New Image Sensors Could Lead to Focusing Photos After They're Taken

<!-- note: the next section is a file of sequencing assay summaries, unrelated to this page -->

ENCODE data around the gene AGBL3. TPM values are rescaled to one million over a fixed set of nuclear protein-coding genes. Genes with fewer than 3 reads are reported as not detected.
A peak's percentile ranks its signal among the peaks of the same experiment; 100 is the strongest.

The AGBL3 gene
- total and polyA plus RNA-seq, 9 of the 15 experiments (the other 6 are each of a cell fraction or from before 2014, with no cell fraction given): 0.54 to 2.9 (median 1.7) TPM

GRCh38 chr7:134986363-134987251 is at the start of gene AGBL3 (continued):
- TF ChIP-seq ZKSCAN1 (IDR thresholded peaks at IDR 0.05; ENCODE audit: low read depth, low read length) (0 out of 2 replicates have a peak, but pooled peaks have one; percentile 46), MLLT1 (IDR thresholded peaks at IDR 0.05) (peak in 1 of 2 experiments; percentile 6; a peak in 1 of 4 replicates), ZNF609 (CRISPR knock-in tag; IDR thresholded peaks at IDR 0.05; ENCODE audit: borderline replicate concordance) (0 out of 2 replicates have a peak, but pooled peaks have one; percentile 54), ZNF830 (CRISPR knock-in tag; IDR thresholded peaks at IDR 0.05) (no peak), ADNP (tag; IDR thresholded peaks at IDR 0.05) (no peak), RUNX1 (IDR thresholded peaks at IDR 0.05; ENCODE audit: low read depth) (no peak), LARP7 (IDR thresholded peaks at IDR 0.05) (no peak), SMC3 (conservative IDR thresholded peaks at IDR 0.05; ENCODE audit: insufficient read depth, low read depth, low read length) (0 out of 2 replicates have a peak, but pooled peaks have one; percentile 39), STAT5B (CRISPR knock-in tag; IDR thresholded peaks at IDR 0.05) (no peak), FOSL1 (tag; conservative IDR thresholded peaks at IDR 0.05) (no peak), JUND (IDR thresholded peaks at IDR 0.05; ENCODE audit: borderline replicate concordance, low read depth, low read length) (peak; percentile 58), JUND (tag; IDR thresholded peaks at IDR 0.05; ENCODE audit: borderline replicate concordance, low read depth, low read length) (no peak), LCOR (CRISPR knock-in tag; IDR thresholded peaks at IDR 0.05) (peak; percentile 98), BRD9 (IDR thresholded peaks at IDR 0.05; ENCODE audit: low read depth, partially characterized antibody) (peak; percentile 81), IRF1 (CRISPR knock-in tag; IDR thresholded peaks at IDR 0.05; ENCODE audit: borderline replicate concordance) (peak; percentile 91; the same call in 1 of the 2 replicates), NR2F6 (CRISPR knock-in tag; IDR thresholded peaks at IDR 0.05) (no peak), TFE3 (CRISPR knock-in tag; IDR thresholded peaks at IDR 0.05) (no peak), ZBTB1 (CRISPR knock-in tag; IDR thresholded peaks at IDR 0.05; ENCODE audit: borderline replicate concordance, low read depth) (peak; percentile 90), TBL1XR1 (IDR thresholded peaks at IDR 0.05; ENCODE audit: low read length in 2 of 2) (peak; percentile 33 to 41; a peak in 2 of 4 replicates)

Cornell University researchers led by professor Alyosha Molnar have used new computational methods and traditional chip-making techniques to develop a new generation of image sensors. The sensors give detailed readouts of the intensity and the incident angle of light as it strikes the sensor, Researchers say that could result in a new generation of three-dimensional cameras with the ability to focus photos after they are taken. The key to the technology is a uniquely designed pixel for a standard complementary metal-oxide semiconductor (CMOS) image sensor. The design enables the chip to detect information about the incident angle of the light striking it with more detail than a normal CMOS imager. This information can be analyzed using the Fourier Transform, which extracts the depth of objects in an image and allows for computational refocusing of the image taken. The researchers' chip can thus far capture an image at 150,000 pixels with the assistance of a standard Nikon camera lens, but they say this could be enhanced with bigger chips. More details can be found at Cornell University web site.

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